How to Design a Virtual Reality Kid Character in Affinity Designer
In this tutorial, we’ll go all the way through the exciting process of designing a cartoon character from scratch to the finished piece! Join me and let’s see how we can enliven our rough sketch by transforming geometric shapes, applying gradients and using various tools and functions of the Draw Persona of Affinity Designer to make the process fun and easy! Let’s start!
By the end of this tutorial, you’ll create a fancy character in a dynamic pose and will be able to use these techniques and create unique vector characters from your sketches! If you need some inspiration for your future projects, head straight to GraphicRiver and discover the variety of vector characters available there!
1. How to Draw the Kid’s Head and Nose
First of all, we need a sketch. It can be a rough doodle scribbled on a piece of paper or a digital piece created in any CG software using a graphics tablet.
Here’s a sketch of a boy I’ve made beforehand. You can create your own or just download this one by clicking it with the right mouse button and choosing Save As.
Create a New Document of 800 x 600 px size and use the Place Image Tool to import your sketch and embed it in the canvas.
Select the sketch in the Layers panel and decrease its Opacity to 50%. Set the Blend Mode to Multiply, making the image semi-transparent. This way we’ll be able to see all the elements that we’ll be creating beneath the sketch.
Create a New Layer and drag it beneath the sketch layer.
Let’s start creating the head. Use the Ellipse Tool (M) to make a 130 x 120 px shape. Click the Convert to Curves button in the control toolbar on top in order to be able to modify the shape.
Select the left node using the Node Tool (A) and drag the node down, combining it with the extreme point of the boy’s cheek on the sketch.
Pull the node handle up, making the oval fit the lines of the sketch.
Let’s apply the gradient fill to our shape in order to add some volume to it. Select the shape, take the Fill Tool (G), and click and drag across the shape. Now we can edit the colors: either by selecting the circle sliders of the gradient fill and adjusting their colors in the Colour panel, or by playing with the settings of the Fill options window in the control toolbar on top. Open the Gradient Fill panel and click the sliders of the gradient bar to adjust the colors.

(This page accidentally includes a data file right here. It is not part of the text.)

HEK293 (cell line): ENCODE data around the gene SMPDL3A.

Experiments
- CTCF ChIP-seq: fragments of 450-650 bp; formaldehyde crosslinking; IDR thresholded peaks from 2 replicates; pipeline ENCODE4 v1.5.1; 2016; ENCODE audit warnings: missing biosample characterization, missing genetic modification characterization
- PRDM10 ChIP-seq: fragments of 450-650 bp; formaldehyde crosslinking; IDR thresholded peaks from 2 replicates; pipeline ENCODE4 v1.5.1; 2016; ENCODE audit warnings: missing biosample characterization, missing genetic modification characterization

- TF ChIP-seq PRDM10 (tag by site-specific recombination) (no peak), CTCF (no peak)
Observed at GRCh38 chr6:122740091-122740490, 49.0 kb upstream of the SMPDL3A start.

Make the bottom of the face slightly darker than the forehead.
Use the Ellipse Tool (M) to make an ear. Apply a Linear Fill to it, making the tip of the ear pink. Convert to Curves and deform the ear slightly, making it fit the sketch.
Let’s add details to the ear using the Pencil Tool (N). Make an arched stroke and set the Stroke color to brown in the Colour panel. Adjust the settings either from the control toolbar on top or from the Stroke panel, setting the Width value to 5 pt and the Controller to Pressure.
We can move the nodes of the stroke using the Node Tool (A) in order to make the line smooth.
Add another, shorter stroke, attaching it to the first one.
This is how the head base looks if we toggle the visibility of the sketch layer.
Now let’s draw a nose. Use the Pencil Tool (N) to make a funny arched drop-like shape. You can also use the Pen Tool (P) instead, which gives you more control over the nodes.